to say to it. It woold only complicate and perplex your 
flnbject, and wonld raise a mass of prftjudice against it — for, 
however correct they may be in theory, these reformers 
have undertaken an utterly impracticable task. Your busi- 
ness is tramliUraiion, the aiinple snbstitntion of one vocal 
sign for another. Yon have nothing to do with alteration* 
of upellxng. The spelling of the Indian langnages is fur 



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[ !8 J 

Boperior to ours, and requires do improremuit from as. It 
is alreadt/ perfectly phonetic.* 

C. E. T. 

No. 2. 

8(A Stptember 1B7S. 
Mt Dbab Mr. T , 

I send by book-posta copy of tbe " Bermon oo the Moant" 
in BindiLst&ui and English, with a Qlossary at tbe end, whieh 
I printed for the use of the Earopeaa scJdiers at Madras.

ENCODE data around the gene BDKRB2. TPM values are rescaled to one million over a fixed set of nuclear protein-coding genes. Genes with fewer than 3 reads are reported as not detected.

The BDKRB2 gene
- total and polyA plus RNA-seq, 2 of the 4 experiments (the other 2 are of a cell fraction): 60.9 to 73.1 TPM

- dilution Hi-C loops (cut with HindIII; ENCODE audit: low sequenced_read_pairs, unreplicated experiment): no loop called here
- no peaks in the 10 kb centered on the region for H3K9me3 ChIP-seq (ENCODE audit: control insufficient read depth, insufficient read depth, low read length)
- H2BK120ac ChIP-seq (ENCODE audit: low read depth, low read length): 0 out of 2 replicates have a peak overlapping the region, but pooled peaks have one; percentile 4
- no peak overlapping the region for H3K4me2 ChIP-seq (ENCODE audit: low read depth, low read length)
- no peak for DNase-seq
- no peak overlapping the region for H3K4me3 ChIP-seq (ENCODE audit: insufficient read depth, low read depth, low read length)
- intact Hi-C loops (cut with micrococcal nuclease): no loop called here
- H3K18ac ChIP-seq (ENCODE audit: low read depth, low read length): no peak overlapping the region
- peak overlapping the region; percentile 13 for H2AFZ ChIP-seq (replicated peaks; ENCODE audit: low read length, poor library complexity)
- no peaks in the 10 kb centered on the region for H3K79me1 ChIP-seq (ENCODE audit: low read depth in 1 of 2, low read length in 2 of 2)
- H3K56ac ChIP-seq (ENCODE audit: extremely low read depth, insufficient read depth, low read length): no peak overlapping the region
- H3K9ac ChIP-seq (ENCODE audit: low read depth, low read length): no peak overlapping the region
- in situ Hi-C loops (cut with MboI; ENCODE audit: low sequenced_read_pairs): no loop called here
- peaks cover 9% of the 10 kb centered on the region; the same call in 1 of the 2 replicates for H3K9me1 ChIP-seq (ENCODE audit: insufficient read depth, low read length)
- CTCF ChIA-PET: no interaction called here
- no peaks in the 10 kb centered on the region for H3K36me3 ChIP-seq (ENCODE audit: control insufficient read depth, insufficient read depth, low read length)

Among the other advantages of this system, it enables persons 
who hare not been trained to orercome literary dif&cnlties 
to enter at once npon the stndy of the native languages, and 
with the help of s few simple text-books every European tn 
every branch of administration whose dutiea bring Mm into 
eomrmtmeationvnth the people o/'fAa oountry might be required 
to got a popalar practical knowledge of their laogaage. A 
neatly got np edition of tbe " Sermon on the Monnt," however, 
sold at a very low fignre, wonld have a much wider dronla- 
iion than this. X will give ten poands towards it if it dioold 
be nodertaken. 

I am glad to see that attention has been already directed 
to the importance of pnblishing a obeap popular I>icti(Htar7. 
Tbe nudertaking originated in a Dictionary (Mr. Thomson's 
humble £nglish and Urdd Vocabulary), and, in tbe present 
intellectual st^e of India, whoever furnishes sacb a key to 
unlock the langaages of rulers and people, and place them 
in olose relation to each other, will outstrip all competitors. 
The superiority of the Homnn letters in a>mpaoinee$, pertpi-